The Wireless Sensor Network Research Group (WSNRG) has created a small device called X-Tick to help researchers who are involved in the indoor location field to develop their own triangulation algorithms. It can be programmed to send messages with different power levels periodically or when moving its internal Joystick (events oriented). SquidBee motes can be used to retrieve these packets and to see the Received Signal Strength Indicator (RSSI) they have. You can read the related article here.
Archive for September, 2008
A great post written by Roger Meike about teaching physics using wireless sensor networks. He used Sun SPOTs and a little bit of science magic to give kids a ball that could tell them how high they could throw it. To achieve this, he embedded a Sun SPOT in a foam football. He set up that Sun SPOT to stream accelerometer data to the base station and then had a host side application that could tell how high the ball was thrown.
The experiment, as well as the code, can be found here.
Sensinode Ltd., a pioneering commercial supplier of solutions for Internet Protocol (IP) based wireless mesh networks, today announced the release of a new software stack, wireless router and mesh gateway for M-Bus (Metering Bus). These new products extend the power of wireless sensor technologies in both near- and mid-range applications; including Advanced Metering Infrastructure (AMI) and smart object applications in very low power distributed networks based on Texas Instruments’ low-power RF devices for 868/915 MHz and 2.4 GHz frequency range in module form factor from Radiocrafts.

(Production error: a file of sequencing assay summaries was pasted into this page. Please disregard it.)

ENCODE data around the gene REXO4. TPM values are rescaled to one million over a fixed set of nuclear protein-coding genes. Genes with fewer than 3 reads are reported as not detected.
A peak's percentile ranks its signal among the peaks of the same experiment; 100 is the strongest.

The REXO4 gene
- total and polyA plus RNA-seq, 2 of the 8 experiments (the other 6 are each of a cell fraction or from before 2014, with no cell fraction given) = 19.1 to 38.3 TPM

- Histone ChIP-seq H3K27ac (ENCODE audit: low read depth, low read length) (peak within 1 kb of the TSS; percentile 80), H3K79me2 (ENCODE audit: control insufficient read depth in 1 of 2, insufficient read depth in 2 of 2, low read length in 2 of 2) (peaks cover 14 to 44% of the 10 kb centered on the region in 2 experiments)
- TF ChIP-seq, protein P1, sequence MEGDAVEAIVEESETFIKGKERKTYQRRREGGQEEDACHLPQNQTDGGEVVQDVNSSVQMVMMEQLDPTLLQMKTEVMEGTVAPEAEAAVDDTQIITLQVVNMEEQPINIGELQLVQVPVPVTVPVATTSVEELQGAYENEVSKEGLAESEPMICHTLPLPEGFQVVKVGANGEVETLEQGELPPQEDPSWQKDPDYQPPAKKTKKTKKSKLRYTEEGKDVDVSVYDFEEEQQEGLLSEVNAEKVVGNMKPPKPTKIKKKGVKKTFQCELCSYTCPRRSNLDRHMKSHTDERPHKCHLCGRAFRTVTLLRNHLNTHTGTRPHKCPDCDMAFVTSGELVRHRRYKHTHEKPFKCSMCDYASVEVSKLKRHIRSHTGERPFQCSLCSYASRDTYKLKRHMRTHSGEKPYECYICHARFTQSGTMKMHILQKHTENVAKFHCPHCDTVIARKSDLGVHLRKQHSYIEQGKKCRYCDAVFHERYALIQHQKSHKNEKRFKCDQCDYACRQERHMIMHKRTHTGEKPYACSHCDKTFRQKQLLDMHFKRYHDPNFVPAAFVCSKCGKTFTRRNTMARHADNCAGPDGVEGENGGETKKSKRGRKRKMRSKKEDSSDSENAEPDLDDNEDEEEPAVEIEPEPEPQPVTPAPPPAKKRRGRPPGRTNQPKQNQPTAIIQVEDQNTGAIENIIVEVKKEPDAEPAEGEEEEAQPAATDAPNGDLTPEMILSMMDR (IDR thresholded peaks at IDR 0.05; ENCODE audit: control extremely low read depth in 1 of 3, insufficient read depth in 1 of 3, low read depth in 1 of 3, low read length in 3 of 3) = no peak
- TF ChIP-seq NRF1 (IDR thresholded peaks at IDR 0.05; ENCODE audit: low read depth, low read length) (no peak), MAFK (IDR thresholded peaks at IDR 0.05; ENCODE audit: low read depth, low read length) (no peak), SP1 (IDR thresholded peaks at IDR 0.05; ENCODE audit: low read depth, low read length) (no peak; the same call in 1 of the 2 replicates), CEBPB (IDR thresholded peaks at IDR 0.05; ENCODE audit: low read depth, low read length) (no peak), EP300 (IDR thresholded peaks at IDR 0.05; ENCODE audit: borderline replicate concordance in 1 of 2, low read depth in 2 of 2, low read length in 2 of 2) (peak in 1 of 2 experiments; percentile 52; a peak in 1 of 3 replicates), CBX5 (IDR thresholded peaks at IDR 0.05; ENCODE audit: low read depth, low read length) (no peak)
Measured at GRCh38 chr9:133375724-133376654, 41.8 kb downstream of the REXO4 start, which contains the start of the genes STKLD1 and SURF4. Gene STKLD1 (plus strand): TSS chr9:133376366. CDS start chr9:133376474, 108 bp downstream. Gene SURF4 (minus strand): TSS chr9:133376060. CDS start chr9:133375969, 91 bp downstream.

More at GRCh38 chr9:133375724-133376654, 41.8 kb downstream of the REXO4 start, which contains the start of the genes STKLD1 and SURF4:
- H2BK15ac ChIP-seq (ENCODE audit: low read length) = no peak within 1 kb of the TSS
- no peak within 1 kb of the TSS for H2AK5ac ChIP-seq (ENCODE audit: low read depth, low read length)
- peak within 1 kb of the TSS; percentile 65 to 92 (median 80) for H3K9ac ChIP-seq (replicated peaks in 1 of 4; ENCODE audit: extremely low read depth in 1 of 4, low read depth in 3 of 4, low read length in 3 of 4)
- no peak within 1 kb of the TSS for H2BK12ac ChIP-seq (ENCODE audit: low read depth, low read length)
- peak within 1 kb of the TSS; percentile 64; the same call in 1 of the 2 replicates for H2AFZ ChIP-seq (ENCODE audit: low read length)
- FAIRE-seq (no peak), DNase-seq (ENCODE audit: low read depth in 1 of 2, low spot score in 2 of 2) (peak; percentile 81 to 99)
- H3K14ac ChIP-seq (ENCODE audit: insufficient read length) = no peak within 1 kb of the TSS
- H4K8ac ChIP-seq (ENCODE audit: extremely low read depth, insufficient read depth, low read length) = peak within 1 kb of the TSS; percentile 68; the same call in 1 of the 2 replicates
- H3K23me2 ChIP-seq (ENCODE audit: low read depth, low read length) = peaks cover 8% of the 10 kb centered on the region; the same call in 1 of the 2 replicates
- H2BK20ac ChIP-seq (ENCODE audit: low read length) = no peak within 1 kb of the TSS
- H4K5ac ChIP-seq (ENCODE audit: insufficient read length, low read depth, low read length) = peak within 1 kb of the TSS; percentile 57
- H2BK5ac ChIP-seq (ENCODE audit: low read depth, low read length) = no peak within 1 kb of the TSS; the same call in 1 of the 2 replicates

More information available here
MIT researchers and colleagues are working to find out whether energy from trees can power a network of sensors to prevent spreading forest fires. What they learn also could raise the possibility of using trees as silent sentinels along the nation’s borders to detect potential threats such as smuggled radioactive materials.
More info here.
THE Australian Institute of Marine Science has begun using one of the world’s first reef-based internet protocol networks to monitor the impact of destructive forces on the Great Barrier Reef.
Using waterproof Next G modems, adaptive sensor equipment and solar-powered buoys to float the devices, AIMS has installed two wireless IP networks that can transmit data in real time up to 100km offshore.
More information can be found here
The Sensors & Instrumentation KTN have pleasure in inviting you to a free knowledge exchange and partnering event on energy harvesting technologies organised by the Sensors & Instrumentation Knowledge Transfer Network on 26 November 2008 at the Institution of Engineering and Technology in London.
This event brings together organisations that are either developing or commercialising energy harvesting technology solutions with potential users of the technology. We have secured speakers from the leading energy harvesting companies in Europe and academics covering various aspects of the technology. Presentations will cover the range of different energy harvesting techniques and describe a number of different applications.
For more information and to view the agenda please click here. The deadline for registrations is 19 November 2008.